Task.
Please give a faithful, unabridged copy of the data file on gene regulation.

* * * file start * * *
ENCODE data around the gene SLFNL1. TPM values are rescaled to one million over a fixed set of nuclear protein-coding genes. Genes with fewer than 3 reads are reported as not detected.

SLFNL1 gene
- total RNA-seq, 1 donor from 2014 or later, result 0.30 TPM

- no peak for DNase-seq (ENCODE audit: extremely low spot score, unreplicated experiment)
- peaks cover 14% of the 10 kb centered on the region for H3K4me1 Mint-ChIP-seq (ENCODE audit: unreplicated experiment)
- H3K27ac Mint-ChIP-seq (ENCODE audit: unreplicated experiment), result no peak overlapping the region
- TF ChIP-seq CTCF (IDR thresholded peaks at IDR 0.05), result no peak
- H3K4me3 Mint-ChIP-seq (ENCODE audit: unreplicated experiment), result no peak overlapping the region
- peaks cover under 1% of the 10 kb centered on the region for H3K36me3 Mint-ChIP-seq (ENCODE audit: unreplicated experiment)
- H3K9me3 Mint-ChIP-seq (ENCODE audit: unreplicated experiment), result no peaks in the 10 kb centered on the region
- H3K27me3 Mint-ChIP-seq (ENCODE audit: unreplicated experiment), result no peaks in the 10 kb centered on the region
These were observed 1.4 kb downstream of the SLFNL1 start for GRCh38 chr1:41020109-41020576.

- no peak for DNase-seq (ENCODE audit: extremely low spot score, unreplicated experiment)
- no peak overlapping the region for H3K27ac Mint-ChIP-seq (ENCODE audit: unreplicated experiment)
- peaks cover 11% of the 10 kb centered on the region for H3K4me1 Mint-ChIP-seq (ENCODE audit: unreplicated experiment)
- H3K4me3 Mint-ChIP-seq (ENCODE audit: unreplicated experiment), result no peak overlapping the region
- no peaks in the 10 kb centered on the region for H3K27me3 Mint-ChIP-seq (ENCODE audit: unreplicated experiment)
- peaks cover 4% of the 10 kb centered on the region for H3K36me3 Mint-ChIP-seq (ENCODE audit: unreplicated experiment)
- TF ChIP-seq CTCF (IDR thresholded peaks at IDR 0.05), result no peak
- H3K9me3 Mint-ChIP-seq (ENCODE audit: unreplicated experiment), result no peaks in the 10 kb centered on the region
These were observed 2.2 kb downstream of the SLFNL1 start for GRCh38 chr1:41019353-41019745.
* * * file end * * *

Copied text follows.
ENCODE data around the gene SLFNL1. TPM values are rescaled to one million over a fixed set of nuclear protein-coding genes. Genes with fewer than 3 reads are reported as not detected.

SLFNL1 gene
- total RNA-seq, 1 donor from 2014 or later, result 0.30 TPM

- no peak for DNase-seq (ENCODE audit: extremely low spot score, unreplicated experiment)
- peaks cover 14% of the 10 kb centered on the region for H3K4me1 Mint-ChIP-seq (ENCODE audit: unreplicated experiment)
- H3K27ac Mint-ChIP-seq (ENCODE audit: unreplicated experiment), result no peak overlapping the region
- TF ChIP-seq CTCF (IDR thresholded peaks at IDR 0.05), result no peak
- H3K4me3 Mint-ChIP-seq (ENCODE audit: unreplicated experiment), result no peak overlapping the region
- peaks cover under 1% of the 10 kb centered on the region for H3K36me3 Mint-ChIP-seq (ENCODE audit: unreplicated experiment)
- H3K9me3 Mint-ChIP-seq (ENCODE audit: unreplicated experiment), result no peaks in the 10 kb centered on the region
- H3K27me3 Mint-ChIP-seq (ENCODE audit: unreplicated experiment), result no peaks in the 10 kb centered on the region
These were observed 1.4 kb downstream of the SLFNL1 start for GRCh38 chr1:41020109-41020576.

- no peak for DNase-seq (ENCODE audit: extremely low spot score, unreplicated experiment)
- no peak overlapping the region for H3K27ac Mint-ChIP-seq (ENCODE audit: unreplicated experiment)
- peaks cover 11% of the 10 kb centered on the region for H3K4me1 Mint-ChIP-seq (ENCODE audit: unreplicated experiment)
- H3K4me3 Mint-ChIP-seq (ENCODE audit: unreplicated experiment), result no peak overlapping the region
- no peaks in the 10 kb centered on the region for H3K27me3 Mint-ChIP-seq (ENCODE audit: unreplicated experiment)
- peaks cover 4% of the 10 kb centered on the region for H3K36me3 Mint-ChIP-seq (ENCODE audit: unreplicated experiment)
- TF ChIP-seq CTCF (IDR thresholded peaks at IDR 0.05), result no peak
- H3K9me3 Mint-ChIP-seq (ENCODE audit: unreplicated experiment), result no peaks in the 10 kb centered on the region
These were observed 2.2 kb downstream of the SLFNL1 start for GRCh38 chr1:41019353-41019745.